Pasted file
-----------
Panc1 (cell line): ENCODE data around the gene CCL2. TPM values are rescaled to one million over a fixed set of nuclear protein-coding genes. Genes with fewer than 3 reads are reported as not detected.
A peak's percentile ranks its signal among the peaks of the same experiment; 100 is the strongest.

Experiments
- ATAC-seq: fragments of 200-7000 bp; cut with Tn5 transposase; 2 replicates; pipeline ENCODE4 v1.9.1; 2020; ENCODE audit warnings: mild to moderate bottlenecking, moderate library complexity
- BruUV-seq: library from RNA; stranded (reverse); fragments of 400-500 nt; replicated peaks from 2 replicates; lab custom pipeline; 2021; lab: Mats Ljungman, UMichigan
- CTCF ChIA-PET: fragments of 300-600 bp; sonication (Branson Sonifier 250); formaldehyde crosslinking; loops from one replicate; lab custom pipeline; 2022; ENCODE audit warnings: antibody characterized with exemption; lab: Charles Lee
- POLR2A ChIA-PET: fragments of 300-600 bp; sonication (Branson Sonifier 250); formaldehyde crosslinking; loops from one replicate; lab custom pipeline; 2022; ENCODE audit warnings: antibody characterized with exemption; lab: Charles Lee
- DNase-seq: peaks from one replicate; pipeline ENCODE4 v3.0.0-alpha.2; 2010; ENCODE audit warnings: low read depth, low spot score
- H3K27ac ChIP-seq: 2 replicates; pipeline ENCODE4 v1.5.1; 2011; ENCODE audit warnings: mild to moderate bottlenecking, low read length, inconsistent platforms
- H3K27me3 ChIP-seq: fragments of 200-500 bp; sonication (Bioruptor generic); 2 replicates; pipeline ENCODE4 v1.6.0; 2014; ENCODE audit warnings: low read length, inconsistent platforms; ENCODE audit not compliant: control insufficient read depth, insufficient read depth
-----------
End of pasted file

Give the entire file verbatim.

Panc1 (cell line): ENCODE data around the gene CCL2. TPM values are rescaled to one million over a fixed set of nuclear protein-coding genes. Genes with fewer than 3 reads are reported as not detected.
A peak's percentile ranks its signal among the peaks of the same experiment; 100 is the strongest.

Experiments
- ATAC-seq: fragments of 200-7000 bp; cut with Tn5 transposase; 2 replicates; pipeline ENCODE4 v1.9.1; 2020; ENCODE audit warnings: mild to moderate bottlenecking, moderate library complexity
- BruUV-seq: library from RNA; stranded (reverse); fragments of 400-500 nt; replicated peaks from 2 replicates; lab custom pipeline; 2021; lab: Mats Ljungman, UMichigan
- CTCF ChIA-PET: fragments of 300-600 bp; sonication (Branson Sonifier 250); formaldehyde crosslinking; loops from one replicate; lab custom pipeline; 2022; ENCODE audit warnings: antibody characterized with exemption; lab: Charles Lee
- POLR2A ChIA-PET: fragments of 300-600 bp; sonication (Branson Sonifier 250); formaldehyde crosslinking; loops from one replicate; lab custom pipeline; 2022; ENCODE audit warnings: antibody characterized with exemption; lab: Charles Lee
- DNase-seq: peaks from one replicate; pipeline ENCODE4 v3.0.0-alpha.2; 2010; ENCODE audit warnings: low read depth, low spot score
- H3K27ac ChIP-seq: 2 replicates; pipeline ENCODE4 v1.5.1; 2011; ENCODE audit warnings: mild to moderate bottlenecking, low read length, inconsistent platforms
- H3K27me3 ChIP-seq: fragments of 200-500 bp; sonication (Bioruptor generic); 2 replicates; pipeline ENCODE4 v1.6.0; 2014; ENCODE audit warnings: low read length, inconsistent platforms; ENCODE audit not compliant: control insufficient read depth, insufficient read depth